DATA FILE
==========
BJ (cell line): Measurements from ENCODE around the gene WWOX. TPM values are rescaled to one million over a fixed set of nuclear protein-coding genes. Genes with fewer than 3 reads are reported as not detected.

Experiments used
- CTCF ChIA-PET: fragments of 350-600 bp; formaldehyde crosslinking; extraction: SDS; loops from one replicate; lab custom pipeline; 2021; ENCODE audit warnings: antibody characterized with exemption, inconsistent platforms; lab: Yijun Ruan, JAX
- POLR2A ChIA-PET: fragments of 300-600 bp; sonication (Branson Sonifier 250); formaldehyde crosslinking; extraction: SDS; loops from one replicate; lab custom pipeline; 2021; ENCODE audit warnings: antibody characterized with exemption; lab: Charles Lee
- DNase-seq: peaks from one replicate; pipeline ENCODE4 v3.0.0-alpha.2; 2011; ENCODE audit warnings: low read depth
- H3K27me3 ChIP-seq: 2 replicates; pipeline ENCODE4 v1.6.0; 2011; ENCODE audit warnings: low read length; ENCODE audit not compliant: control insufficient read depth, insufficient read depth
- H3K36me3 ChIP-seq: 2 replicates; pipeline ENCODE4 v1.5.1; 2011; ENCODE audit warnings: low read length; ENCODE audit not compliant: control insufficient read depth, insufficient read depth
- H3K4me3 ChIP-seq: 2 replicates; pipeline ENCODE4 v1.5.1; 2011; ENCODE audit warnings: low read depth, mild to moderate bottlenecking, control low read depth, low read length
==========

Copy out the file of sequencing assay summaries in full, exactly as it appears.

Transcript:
BJ (cell line): Measurements from ENCODE around the gene WWOX. TPM values are rescaled to one million over a fixed set of nuclear protein-coding genes. Genes with fewer than 3 reads are reported as not detected.

Experiments used
- CTCF ChIA-PET: fragments of 350-600 bp; formaldehyde crosslinking; extraction: SDS; loops from one replicate; lab custom pipeline; 2021; ENCODE audit warnings: antibody characterized with exemption, inconsistent platforms; lab: Yijun Ruan, JAX
- POLR2A ChIA-PET: fragments of 300-600 bp; sonication (Branson Sonifier 250); formaldehyde crosslinking; extraction: SDS; loops from one replicate; lab custom pipeline; 2021; ENCODE audit warnings: antibody characterized with exemption; lab: Charles Lee
- DNase-seq: peaks from one replicate; pipeline ENCODE4 v3.0.0-alpha.2; 2011; ENCODE audit warnings: low read depth
- H3K27me3 ChIP-seq: 2 replicates; pipeline ENCODE4 v1.6.0; 2011; ENCODE audit warnings: low read length; ENCODE audit not compliant: control insufficient read depth, insufficient read depth
- H3K36me3 ChIP-seq: 2 replicates; pipeline ENCODE4 v1.5.1; 2011; ENCODE audit warnings: low read length; ENCODE audit not compliant: control insufficient read depth, insufficient read depth
- H3K4me3 ChIP-seq: 2 replicates; pipeline ENCODE4 v1.5.1; 2011; ENCODE audit warnings: low read depth, mild to moderate bottlenecking, control low read depth, low read length